Kimonos are worn with wide belts called Obi. The Obi holds the overlapping kimono in place, and keeps the front closed. The Obi has as much importance as the kimono itself. Tying the Obi into a knot and a perfect bow in the rear is a difficult art to master. Women usually seek the services of a professional.  There are two main types of Obis, a formal and a casual. The formal Obi is usually 4 meters long and 60 centimeters wide. It is folded in half lengthwise, wrapped twice around the waist and then tied in the back. Formal Obi belts are made of a silk brocade or woven tapestry. Woven or embroidered designs in gold or silver are also common. The more complex designs are considered more formal.  The casual Obi is often narrower and made of cheaper fabric such as satin, twill, cotton, nylon or wool. It does not have the elaborate silk brocade embroidered patterns found on formal belts.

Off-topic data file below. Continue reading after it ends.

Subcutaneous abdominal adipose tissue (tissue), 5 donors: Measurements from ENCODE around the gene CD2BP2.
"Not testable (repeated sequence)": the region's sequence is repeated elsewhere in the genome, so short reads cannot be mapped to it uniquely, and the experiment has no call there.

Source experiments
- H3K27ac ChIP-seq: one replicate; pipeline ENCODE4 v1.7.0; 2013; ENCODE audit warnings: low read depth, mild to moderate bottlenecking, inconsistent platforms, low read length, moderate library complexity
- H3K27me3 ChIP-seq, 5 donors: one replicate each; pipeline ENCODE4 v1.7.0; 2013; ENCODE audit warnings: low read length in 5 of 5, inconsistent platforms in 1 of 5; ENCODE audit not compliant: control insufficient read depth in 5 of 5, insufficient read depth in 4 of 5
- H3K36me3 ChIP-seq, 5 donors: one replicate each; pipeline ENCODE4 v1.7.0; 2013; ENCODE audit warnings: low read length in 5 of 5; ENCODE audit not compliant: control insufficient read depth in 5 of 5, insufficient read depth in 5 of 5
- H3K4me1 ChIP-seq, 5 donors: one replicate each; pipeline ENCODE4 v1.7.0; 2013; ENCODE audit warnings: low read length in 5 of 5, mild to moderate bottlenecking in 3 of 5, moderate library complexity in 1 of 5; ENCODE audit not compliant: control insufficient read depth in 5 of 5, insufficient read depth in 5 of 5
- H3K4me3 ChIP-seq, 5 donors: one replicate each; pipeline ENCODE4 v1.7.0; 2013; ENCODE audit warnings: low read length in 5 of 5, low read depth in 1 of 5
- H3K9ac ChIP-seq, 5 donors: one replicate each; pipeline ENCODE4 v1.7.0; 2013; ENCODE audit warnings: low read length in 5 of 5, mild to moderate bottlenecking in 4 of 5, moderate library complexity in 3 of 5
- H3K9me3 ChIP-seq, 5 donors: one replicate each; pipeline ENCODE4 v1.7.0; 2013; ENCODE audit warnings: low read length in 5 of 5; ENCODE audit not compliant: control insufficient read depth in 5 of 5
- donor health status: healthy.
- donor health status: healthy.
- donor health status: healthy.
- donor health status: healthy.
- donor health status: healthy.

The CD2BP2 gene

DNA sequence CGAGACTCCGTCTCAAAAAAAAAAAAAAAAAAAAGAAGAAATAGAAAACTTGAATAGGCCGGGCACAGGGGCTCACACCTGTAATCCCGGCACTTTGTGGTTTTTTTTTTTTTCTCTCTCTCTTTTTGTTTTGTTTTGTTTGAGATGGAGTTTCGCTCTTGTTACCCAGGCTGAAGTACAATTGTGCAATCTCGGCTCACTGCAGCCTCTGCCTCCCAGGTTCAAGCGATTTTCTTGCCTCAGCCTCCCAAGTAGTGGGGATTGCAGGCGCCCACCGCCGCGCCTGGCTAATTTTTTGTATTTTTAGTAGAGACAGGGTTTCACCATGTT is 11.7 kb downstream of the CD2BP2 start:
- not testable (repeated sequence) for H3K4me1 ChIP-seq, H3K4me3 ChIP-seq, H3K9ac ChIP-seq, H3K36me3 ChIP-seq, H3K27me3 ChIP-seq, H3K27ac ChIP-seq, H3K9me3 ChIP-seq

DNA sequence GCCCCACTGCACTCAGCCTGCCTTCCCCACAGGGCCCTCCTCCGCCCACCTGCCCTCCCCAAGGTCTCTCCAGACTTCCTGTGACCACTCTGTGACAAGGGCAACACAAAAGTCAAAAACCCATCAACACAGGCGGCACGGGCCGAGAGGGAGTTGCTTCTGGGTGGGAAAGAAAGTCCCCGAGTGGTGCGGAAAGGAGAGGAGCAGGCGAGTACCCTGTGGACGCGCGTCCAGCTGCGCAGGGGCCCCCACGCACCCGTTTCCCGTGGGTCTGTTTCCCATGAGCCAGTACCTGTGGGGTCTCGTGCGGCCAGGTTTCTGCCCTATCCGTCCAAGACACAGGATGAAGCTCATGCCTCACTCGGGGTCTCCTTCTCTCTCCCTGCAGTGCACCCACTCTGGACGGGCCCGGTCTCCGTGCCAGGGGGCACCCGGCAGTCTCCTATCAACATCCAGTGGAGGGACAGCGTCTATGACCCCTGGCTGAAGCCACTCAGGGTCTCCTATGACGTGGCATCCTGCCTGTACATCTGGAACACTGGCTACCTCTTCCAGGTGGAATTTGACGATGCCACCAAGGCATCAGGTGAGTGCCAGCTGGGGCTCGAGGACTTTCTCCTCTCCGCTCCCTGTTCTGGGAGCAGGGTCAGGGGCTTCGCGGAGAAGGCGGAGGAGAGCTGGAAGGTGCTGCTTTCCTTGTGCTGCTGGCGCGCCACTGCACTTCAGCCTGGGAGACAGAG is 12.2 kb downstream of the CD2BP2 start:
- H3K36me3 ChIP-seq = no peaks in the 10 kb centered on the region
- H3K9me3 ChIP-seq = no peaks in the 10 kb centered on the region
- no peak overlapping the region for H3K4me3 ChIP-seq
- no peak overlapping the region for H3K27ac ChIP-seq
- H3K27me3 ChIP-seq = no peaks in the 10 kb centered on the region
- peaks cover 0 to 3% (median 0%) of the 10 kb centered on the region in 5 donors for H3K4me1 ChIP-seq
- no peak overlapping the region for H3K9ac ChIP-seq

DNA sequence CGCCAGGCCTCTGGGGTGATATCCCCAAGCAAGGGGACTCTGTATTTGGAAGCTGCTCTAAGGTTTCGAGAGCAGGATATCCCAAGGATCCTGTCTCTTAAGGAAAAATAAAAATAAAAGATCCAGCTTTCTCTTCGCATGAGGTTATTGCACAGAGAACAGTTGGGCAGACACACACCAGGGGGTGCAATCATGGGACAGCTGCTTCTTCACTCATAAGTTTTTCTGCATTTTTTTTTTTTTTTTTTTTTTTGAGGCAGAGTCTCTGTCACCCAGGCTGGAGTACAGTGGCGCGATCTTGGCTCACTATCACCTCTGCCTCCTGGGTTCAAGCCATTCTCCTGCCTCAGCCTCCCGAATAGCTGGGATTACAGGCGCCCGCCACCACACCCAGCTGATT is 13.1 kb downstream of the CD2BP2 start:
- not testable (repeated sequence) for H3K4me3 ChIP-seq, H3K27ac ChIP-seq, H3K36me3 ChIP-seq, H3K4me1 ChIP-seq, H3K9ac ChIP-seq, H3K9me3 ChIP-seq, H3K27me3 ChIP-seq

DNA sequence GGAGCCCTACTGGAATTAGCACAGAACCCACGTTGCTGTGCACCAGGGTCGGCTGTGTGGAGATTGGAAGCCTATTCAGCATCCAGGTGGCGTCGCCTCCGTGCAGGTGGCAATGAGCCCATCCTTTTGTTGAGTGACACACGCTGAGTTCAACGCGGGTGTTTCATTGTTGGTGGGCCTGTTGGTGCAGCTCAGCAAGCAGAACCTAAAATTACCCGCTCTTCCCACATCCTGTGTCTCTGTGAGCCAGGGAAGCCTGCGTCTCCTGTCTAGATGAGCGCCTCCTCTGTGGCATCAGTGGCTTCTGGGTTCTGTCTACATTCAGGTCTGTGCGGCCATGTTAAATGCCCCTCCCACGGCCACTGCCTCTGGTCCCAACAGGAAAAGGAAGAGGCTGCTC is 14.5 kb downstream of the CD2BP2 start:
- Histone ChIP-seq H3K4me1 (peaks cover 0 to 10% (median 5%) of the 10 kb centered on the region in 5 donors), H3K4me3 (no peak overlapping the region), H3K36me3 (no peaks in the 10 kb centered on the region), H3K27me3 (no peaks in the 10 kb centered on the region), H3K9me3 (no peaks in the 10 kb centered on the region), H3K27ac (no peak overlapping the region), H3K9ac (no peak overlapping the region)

Copyright 2003 - Jean-Philippe Soule

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